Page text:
Breast Cancer Treatment Varies Globally

LEIDEN, Netherlands, April 15 (UPI) — U.S., European and Japanese researchers say breast cancer care varies widely around the world.

“Our study showed that despite international consensus guidelines, there are wide global variations in the way post-menopausal women are treated for early breast cancer,” study co-author C.J.H. van de Velde of Leiden University Medical Center in the Netherlands said in a statement.


For example, the researchers found 89 percent of T1 tumors — less than 2 cm, or .80 inches — in France vs. 55 percent in the United States are treated with breast conserving surgery. T2 — up to 2-inches — tumor care also varies with 42 percent in France vs. 69 percent in the United States are treated with a mastectomy.

Study findings, published in the British Journal of Surgery, also included:

– International guidelines recommend radiotherapy as part of breast-conserving therapy but only France and Belgium report 100 percent treatment rates. Highest non-treatment rates are in the United Kingdom and Ireland –13 percent — and in Japan and the United States — 14 percent.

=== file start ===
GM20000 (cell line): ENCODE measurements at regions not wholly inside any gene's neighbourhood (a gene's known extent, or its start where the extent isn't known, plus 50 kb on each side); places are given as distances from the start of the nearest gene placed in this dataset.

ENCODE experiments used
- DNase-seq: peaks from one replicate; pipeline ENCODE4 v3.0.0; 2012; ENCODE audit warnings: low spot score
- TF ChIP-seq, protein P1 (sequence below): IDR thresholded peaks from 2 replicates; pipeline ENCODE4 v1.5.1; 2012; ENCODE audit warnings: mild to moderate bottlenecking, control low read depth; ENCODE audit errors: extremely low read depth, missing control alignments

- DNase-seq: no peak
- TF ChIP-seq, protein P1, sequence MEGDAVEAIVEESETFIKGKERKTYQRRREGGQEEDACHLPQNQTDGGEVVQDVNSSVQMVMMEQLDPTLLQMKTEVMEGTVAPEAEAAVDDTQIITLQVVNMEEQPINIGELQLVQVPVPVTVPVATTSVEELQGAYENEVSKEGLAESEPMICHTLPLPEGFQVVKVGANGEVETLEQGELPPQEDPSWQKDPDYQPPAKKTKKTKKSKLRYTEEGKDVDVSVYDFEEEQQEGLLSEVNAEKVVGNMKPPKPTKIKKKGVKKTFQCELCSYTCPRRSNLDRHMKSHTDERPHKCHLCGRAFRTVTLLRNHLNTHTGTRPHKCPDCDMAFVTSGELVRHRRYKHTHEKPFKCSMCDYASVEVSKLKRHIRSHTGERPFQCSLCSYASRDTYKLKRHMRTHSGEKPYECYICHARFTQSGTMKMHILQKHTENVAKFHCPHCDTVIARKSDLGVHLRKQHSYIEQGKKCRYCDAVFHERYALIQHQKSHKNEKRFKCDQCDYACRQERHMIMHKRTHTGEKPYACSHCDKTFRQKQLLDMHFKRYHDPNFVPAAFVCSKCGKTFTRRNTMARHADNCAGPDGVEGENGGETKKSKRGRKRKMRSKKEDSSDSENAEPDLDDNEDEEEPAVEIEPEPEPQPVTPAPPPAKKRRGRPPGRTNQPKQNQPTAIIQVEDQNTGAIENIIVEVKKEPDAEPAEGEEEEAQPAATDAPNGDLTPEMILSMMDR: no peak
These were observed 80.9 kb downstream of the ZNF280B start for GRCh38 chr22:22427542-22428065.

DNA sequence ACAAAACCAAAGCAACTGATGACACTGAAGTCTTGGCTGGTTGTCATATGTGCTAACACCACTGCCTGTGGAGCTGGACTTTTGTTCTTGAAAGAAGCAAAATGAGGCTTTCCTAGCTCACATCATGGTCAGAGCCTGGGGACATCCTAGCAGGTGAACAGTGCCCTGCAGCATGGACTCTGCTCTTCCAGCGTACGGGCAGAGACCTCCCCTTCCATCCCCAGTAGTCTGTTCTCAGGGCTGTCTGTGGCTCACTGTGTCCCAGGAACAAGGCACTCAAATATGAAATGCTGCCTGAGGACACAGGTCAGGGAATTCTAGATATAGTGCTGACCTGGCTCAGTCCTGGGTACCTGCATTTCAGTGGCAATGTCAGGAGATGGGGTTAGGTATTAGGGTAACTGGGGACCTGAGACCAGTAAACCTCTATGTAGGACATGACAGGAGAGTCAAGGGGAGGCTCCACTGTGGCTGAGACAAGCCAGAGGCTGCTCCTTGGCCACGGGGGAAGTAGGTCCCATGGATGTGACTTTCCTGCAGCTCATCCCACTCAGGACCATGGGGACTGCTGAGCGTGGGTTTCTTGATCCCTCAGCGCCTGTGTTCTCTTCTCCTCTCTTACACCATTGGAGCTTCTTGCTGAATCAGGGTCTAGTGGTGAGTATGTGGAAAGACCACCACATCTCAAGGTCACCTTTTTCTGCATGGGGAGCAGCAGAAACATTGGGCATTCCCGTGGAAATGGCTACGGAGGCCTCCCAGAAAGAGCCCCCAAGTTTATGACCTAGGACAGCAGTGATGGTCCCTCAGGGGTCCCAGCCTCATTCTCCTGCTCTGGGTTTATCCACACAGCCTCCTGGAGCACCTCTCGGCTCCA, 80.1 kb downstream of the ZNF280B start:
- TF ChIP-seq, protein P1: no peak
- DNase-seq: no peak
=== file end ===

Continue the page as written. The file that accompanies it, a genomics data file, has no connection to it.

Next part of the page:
– The highest percentage of node-negative disease was observed in the countries with the highest percentage of T1 tumors — the United States, France and Germany.

– The overall mastectomy rate for all tumors is 44 percent — with the lowest rate in France at 19 percent and the highest at 56 percent in Greece.

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